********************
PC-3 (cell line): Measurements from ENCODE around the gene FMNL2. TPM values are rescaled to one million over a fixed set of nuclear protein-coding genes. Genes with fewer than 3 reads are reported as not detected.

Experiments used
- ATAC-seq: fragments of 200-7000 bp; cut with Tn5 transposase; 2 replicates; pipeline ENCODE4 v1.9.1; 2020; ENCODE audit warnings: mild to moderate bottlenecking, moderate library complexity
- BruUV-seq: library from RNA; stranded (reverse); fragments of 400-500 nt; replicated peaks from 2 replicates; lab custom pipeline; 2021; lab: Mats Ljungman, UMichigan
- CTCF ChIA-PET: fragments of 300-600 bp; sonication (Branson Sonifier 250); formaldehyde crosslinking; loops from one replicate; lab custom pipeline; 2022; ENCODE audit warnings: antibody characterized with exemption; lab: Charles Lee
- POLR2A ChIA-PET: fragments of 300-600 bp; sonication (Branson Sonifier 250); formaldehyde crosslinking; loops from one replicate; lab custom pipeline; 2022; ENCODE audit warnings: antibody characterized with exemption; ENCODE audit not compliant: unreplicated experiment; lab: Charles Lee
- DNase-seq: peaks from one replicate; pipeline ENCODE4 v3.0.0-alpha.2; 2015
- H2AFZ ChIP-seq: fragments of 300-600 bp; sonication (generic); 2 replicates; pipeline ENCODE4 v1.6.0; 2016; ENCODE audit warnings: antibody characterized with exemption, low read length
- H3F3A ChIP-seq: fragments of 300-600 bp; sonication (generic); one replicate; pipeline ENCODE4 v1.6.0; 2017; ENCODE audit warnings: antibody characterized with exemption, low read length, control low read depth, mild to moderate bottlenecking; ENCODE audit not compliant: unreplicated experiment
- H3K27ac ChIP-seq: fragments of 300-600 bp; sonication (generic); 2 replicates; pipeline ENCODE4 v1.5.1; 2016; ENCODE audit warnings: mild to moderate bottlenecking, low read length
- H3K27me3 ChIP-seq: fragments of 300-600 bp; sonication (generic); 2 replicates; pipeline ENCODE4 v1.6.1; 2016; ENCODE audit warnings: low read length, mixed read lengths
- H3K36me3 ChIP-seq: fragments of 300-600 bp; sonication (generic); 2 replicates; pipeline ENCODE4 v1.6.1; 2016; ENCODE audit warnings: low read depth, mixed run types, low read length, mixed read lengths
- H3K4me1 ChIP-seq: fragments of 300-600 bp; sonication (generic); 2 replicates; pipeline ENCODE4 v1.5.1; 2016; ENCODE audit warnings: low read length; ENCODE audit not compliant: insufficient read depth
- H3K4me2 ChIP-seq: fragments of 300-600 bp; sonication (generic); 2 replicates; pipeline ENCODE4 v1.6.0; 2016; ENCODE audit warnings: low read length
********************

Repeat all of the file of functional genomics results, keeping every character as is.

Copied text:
PC-3 (cell line): Measurements from ENCODE around the gene FMNL2. TPM values are rescaled to one million over a fixed set of nuclear protein-coding genes. Genes with fewer than 3 reads are reported as not detected.

Experiments used
- ATAC-seq: fragments of 200-7000 bp; cut with Tn5 transposase; 2 replicates; pipeline ENCODE4 v1.9.1; 2020; ENCODE audit warnings: mild to moderate bottlenecking, moderate library complexity
- BruUV-seq: library from RNA; stranded (reverse); fragments of 400-500 nt; replicated peaks from 2 replicates; lab custom pipeline; 2021; lab: Mats Ljungman, UMichigan
- CTCF ChIA-PET: fragments of 300-600 bp; sonication (Branson Sonifier 250); formaldehyde crosslinking; loops from one replicate; lab custom pipeline; 2022; ENCODE audit warnings: antibody characterized with exemption; lab: Charles Lee
- POLR2A ChIA-PET: fragments of 300-600 bp; sonication (Branson Sonifier 250); formaldehyde crosslinking; loops from one replicate; lab custom pipeline; 2022; ENCODE audit warnings: antibody characterized with exemption; ENCODE audit not compliant: unreplicated experiment; lab: Charles Lee
- DNase-seq: peaks from one replicate; pipeline ENCODE4 v3.0.0-alpha.2; 2015
- H2AFZ ChIP-seq: fragments of 300-600 bp; sonication (generic); 2 replicates; pipeline ENCODE4 v1.6.0; 2016; ENCODE audit warnings: antibody characterized with exemption, low read length
- H3F3A ChIP-seq: fragments of 300-600 bp; sonication (generic); one replicate; pipeline ENCODE4 v1.6.0; 2017; ENCODE audit warnings: antibody characterized with exemption, low read length, control low read depth, mild to moderate bottlenecking; ENCODE audit not compliant: unreplicated experiment
- H3K27ac ChIP-seq: fragments of 300-600 bp; sonication (generic); 2 replicates; pipeline ENCODE4 v1.5.1; 2016; ENCODE audit warnings: mild to moderate bottlenecking, low read length
- H3K27me3 ChIP-seq: fragments of 300-600 bp; sonication (generic); 2 replicates; pipeline ENCODE4 v1.6.1; 2016; ENCODE audit warnings: low read length, mixed read lengths
- H3K36me3 ChIP-seq: fragments of 300-600 bp; sonication (generic); 2 replicates; pipeline ENCODE4 v1.6.1; 2016; ENCODE audit warnings: low read depth, mixed run types, low read length, mixed read lengths
- H3K4me1 ChIP-seq: fragments of 300-600 bp; sonication (generic); 2 replicates; pipeline ENCODE4 v1.5.1; 2016; ENCODE audit warnings: low read length; ENCODE audit not compliant: insufficient read depth
- H3K4me2 ChIP-seq: fragments of 300-600 bp; sonication (generic); 2 replicates; pipeline ENCODE4 v1.6.0; 2016; ENCODE audit warnings: low read length